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Is work/life balance even possible in 2019? PLUS: A prayer for farmers

When times are stressful and you’re burning both ends of the candle, it’s critical to still carve out time for yourself, your family and your friends.

Amanda Radke

October 14, 2019

5 Min Read

As a working mom of three, I’ve long given up the idea of achieving balance.

It seems like when things are really rolling on the ranch or I’m booking a lot of speaking engagements, it’s exciting and fulfilling, and I feel accomplished in my agricultural career. Yet, at the same time, I feel sad and guilty for being pulled away from my family and quality time spent with my kids.

On the flip side, when I carve out one-on-one time with the kids, plan a family outing or sneak in a rare date night with my husband, my cup is filled, and I feel grateful to be able to spend time with the people who mean the most to me. Yet, in the back of my mind, my to-do list nags at me, and I know that I’ll be busier than ever once I get back to my desk.

I feel like that constant tug-o-war will never actually go away. When I set out to do something, I always intend to do it really well. So, when my attention and focus has to jump from one thing to another, it can be frustrating and honestly, quite stressful.

But, that’s just a part of life, I suppose. I think what comforts me the most is that once my kids get a little bit older and more independent, our work and family time will blend more cohesively together. They can hop in the car and come along to a work meeting with me. They’ll be able to help us outside on the farm more. And we’ll be able to attend cattle sales or shows together, without also having to worry about packing a diaper bag.

Related:5 steps to alleviate farm stress

This is just the season of life that we’re in, but I think in a year or two, we’ll really hit our stride as a family. And together, we’ll be able to work on shared goals and teach our kids the fundamentals of life through the projects we accomplish together on the ranch.

And maybe that’s the best kind of balance I’ll be able to accomplish. Regardless, I hope to find a better balance than what we have accomplished so far in 2019. In a year of hard, our family and work/life balance has struggled.

As I reflect upon this year, it has been particularly tough on many ranching families, including my own.

From the constant barrage of difficult weather events to the markets being in the dumps to ongoing trade wars and an uncertain future, this has been a stressful, challenging year, and I know I’m not the only one who is looking forward to 2020 and hoping it’s a little bit better for the ranching community.

Because of the weather, we are weeks behind in everything from weaning and working calves to winterizing the ranch to hauling hay home to preg-checking cows to marketing show heifers. The days are short. The free time is non-existent, and I spend a lot of evenings as a solo parent while my husband tries to frantically catch up on things outside when the weather permits.

Related:On ag & depression — addressing mental health issues in our community

Can anybody else relate to the madness of 2019?

When things are stressful in the ranching community, achieving work/life balance can be especially challenging. And because your work is also your home, it can be difficult to “turn off” and just enjoy each other with so many projects on the to-do list.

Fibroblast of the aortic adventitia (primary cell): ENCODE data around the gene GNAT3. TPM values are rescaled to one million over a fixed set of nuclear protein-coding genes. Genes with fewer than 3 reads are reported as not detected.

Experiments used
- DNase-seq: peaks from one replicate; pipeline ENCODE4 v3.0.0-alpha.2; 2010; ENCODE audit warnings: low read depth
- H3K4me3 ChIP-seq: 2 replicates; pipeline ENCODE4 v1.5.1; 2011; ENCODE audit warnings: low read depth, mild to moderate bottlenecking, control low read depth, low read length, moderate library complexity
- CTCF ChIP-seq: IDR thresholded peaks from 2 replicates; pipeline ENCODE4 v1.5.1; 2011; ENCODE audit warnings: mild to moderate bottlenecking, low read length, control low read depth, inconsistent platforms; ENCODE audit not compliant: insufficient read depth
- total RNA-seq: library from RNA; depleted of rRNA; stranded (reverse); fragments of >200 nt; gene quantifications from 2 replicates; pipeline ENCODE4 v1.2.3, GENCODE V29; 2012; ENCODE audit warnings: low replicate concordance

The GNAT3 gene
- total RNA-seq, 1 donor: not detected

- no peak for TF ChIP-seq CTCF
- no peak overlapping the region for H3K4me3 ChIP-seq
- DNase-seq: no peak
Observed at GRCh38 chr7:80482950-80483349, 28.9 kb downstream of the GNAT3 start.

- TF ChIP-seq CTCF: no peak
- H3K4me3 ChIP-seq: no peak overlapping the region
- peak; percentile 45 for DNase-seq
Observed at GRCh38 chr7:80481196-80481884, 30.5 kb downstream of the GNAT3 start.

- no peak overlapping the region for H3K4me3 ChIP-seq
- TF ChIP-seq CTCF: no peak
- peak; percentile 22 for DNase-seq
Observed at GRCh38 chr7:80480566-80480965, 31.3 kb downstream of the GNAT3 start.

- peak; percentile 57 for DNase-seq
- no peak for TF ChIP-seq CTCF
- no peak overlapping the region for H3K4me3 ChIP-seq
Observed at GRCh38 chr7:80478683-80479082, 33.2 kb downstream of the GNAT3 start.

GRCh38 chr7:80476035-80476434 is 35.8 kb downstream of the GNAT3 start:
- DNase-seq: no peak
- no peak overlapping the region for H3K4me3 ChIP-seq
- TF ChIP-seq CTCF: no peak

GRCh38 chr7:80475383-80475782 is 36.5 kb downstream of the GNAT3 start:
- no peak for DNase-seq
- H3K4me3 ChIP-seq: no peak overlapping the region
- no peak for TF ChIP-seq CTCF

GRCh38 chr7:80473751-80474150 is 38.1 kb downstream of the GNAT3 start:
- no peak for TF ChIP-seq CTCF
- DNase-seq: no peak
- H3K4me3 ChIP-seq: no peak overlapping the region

I recently read an article titled, “Boundaries,” written by Dave Pratt, of Ranch Management Consultants.

In his article, Pratt writes, “When most ranchers are at work, they are also at home. When they are home, they are still at work. There are no boundaries.

“You might wonder, what’s wrong with that? In her book, A Short Guide to a Happy Life, Anna Quindlen writes, ‘You cannot be really first rate at your work if your work is all you are.’

“Anna isn’t suggesting picking up a hobby, but rather recognizing that we have several important roles in our lives. We are friends, parents, children, neighbors and community members. if we want to live a full, happy life and excel in our work, we need to show up in these other roles.”

In the article, Pratt lists 10 things in a quiz to help you recognize whether you’re working too hard and forgetting to live and enjoy your loved ones. As examples, the quiz asks if you have clear boundaries between your work and your personal life, if you are tired constantly or have an unsustainable work load.

Click here to see how you score.

Beyond trying to simply achieve work/life balance, I think praying for farmers and ranchers during stressful times is always a good idea.

A recent article by Amanda Davison, blogger for the nonprofit, “A wife like me,” calls for a prayer for farmers. The post really hit home for me as Davison calls for folks to join together to pray for farmers, to pray for trust, for protection, for faith, for health, for strength, for love and for prosperity.

She writes, “Thank you Lord for our farmers. And thank you for praying for them.”

Read her post here.

Are you achieving a good work/life equilibrium, or are things out-of-balance? I fully realize it’s easier said than done, especially this year when we are so far behind with ranch work. But if you don’t take the time to take care of you and do things that fill your cup back up, your work and family will suffer.

So carve out the family time. Make friends and community a priority, too. Take a rest and take care of yourself as needed, as well. Your energy will be renewed as a result, and your efficiency at work will improve, too.

The opinions of Amanda Radke are not necessarily those of beefmagazine.com or Farm Progress.

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